Career Advice from Glenda Martin

Glenda Martin shared a lot of resources and advice with us that will help prepare us for creating CVs and doing well at interviews. Mostly, I found that Glenda helped me get into the right mindset for what direction I need to be looking in for making the most out of my preparation time. These are some of the points she made during her presentation.

  • Know yourself very well. Know your own elevator pitch. What is your expertise? Why will you be chosen?
  • 70% of employers are looking at your LinkedIn account. Keep it sharp.
  • Commercial awareness is a top skill desired from employers. Accuracy and attention to detail are also highly desired.
  • Work that is successful is about continuous improvement. Prove your freshness and the value that you will add.  What do you do when the pressure is on?
  • What else do you do? Be able to discuss your part time job. Think of university as the common denominator. Oisín made a good point though, that our course in particular applies a lot of pressure and provides a lot of team experiences that you might not find on another course or in a part time job. Show how you cope with doing more than one thing at a time e.g.  juggling university work along with a part time job.
  • Look at Look at the careers profile and look out for extra ideas for skills I could include on my CV.
  • The same applies for filling out an application; make it match exactly to what is being asked for.
  • Learn about the company, their development, expansion, markets, products, mission statement, values, ethos/culture. Do your research and don’t just recite their website.
  • Why did you apply for this place? See their values and match yourself.
  • What are the issues/challenges/opportunities within this industry within the next 3 years? Be able to demonstrate your commercial awareness e.g. copyright protection, maximise what you do, what is happening in the industry, what are the threats, where do you need to prioritise?
  • Don’t bring a ‘just okay’ attitude to anything.
  • Keep a copy of any application forms that you send away for re-reading before interviews.
  • Know 3 things about yourself that stand out for the job. Ask other people what they see in you.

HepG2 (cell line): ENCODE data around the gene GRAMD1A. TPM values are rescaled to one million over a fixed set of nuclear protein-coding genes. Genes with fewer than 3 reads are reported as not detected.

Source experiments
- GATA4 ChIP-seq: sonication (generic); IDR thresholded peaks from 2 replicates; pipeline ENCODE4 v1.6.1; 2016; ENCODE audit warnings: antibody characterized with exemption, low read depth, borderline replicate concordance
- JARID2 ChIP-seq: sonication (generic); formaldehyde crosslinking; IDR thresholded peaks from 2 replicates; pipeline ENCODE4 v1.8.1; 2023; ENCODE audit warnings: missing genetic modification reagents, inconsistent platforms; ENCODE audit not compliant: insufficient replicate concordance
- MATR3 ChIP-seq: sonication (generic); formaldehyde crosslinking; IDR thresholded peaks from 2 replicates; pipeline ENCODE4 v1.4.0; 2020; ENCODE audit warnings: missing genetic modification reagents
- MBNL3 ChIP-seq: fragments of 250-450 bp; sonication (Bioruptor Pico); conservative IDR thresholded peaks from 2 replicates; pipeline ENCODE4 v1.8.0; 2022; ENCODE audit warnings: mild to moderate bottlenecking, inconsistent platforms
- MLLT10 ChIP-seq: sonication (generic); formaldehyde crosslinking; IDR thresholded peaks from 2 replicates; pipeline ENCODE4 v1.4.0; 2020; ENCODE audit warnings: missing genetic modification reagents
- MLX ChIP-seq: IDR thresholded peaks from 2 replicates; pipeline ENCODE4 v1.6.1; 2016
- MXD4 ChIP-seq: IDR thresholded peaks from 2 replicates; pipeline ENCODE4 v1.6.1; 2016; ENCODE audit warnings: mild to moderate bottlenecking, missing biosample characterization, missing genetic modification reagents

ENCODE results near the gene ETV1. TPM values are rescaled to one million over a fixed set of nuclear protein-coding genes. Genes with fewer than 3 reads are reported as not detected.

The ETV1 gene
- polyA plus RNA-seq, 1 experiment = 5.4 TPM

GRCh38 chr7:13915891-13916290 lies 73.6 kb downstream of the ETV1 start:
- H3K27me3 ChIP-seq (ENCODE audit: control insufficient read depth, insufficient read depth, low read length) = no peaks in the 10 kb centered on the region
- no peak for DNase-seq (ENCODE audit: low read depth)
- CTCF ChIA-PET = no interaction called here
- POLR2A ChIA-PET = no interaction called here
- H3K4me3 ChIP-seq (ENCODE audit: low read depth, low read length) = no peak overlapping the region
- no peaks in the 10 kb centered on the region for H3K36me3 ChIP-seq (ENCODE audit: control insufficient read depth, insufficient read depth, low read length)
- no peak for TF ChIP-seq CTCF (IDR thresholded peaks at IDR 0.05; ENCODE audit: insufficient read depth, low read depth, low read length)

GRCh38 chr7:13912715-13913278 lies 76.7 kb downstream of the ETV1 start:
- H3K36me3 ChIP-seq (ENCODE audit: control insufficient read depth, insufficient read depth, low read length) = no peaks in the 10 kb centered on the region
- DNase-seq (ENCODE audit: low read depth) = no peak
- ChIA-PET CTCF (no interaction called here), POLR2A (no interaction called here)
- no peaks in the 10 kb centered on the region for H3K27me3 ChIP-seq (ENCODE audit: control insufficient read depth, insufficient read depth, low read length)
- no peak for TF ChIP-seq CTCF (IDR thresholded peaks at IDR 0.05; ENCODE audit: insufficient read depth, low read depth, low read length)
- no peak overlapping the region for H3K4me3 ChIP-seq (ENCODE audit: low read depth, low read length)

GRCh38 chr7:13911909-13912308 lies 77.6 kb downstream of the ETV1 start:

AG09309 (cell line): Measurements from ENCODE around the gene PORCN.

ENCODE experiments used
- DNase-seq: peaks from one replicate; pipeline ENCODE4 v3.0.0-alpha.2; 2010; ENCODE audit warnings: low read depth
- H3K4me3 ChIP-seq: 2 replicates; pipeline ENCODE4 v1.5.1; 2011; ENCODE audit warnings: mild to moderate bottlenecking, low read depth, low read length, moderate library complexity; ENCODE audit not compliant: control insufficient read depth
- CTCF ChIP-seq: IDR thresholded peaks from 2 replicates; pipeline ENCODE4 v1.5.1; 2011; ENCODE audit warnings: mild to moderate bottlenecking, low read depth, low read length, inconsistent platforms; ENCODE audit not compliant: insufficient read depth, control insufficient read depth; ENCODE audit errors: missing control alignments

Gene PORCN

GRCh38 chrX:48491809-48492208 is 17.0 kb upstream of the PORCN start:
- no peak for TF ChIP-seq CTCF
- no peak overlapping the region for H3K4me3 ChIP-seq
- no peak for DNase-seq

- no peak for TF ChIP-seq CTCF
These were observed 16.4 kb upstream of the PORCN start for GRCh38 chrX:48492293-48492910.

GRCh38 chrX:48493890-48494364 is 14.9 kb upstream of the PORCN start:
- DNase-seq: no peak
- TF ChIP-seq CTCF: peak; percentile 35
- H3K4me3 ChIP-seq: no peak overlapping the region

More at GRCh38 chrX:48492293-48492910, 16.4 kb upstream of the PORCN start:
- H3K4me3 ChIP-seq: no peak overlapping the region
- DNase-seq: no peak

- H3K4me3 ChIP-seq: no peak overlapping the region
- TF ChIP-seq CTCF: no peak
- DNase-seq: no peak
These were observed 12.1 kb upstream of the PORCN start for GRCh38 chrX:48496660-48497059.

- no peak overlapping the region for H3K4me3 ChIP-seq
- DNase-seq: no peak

• What excites you about this profession? What consumes you?
  • Tailor your CV to every single job i.e. have multiple CVs. If the project placement is independent, don’t talk about team work.
  • Your CV should be no longer than 2 sides of an A4 page.
  • Your ‘personal profile’, sometimes called ‘career objective’ can be your main differentiator. Include where you saw the job, why you’re applying, what you know about the job and your skills which are suitable.
  • Reference company values as desirable.
  • In your ‘interests section’ show your commitments and achievements.
  • Have an academic and work referee.
  • How you conduct yourself in an interview gives indication of client interaction and conduct. Smile and be positive.
  • Be prepared to think on your feet.
  • Why did you choose this degree? Why did you apply for this placement?
  • Give examples; a brief situation, task you did, action and result. Talk mostly about the results you achieved.
  • Question the interviewer always. Prepare at least two questions.
  • See the interview simulator online.

Guest Speaker: Laura Livingston


Image from:

Laura Livingstone’s LinkedIn:

I could learn a lot from Laura’s persistence and ability to make clear goals. Laura described how, early in her career, she applied for a job which she couldn’t do. Instead of giving up when she was turned away, she went away, studied VFX and learned the fundamentals of compositing and then returned to get the job. Was her personality and passion what got her the job then above her abilities at the time? Laura had a clear goal that she wanted to be a VFX producer, and she stuck to this goal until she could make it reality. If I remember right, Laura moved to America after she finished her course in DIT and earned a living working at a bar until she had the skills she needed to apply for the job which she wanted.

Notes from Laura’s talk with us:

  • How important is location when you are starting up? Laura talked about the advantage of being located in Vancouver/Canada, Asia (not specified) for feature film work.
  • Smaller companies have shorter deadlines.
  • When managing a team, it’s important to share your knowledge of the schedule and be able to predict over-time so that it doesn’t come as an unwanted surprise to the team.
  • Persist politely to get a placement. Laura talked about an example where a lady emailed multiple times before applying for a job in order to ensure the company’s continual awareness of her interest in the role.
  • Research is extremely important. Get to know someone on LinkedIn, etc. Plan on meeting people at festivals and message them on LinkedIn beforehand if you intend to say hi. Keep in contact with people.

Guest Speaker: James Baker

James Baker’s LinkedIn:

Resume on website:

Storyboarding is one of those skills that I would love to master as it’s the foundations of a great animation. I’m very interested in using cinematography to tell stories. Looking at the work of the people who have talked to us so far, it seems that most have led a specialised career as opposed to working within multiple roles on a project. James Baker seems to have focused on aspects relating to story design such as storyboarding, comics (closely related) and later on, screenwriting. Do people who have a narrower focus like this contribute better to projects? Will I be taking on too much if I focus on concept art/painting/drawing, matte painting, compositing, lighting, texturing, storyboarding, animating, modelling and motion graphics? That seems like quite the list. Then there is rigging and simulation also which would both be useful. I think that even writing would be something that I would enjoy doing.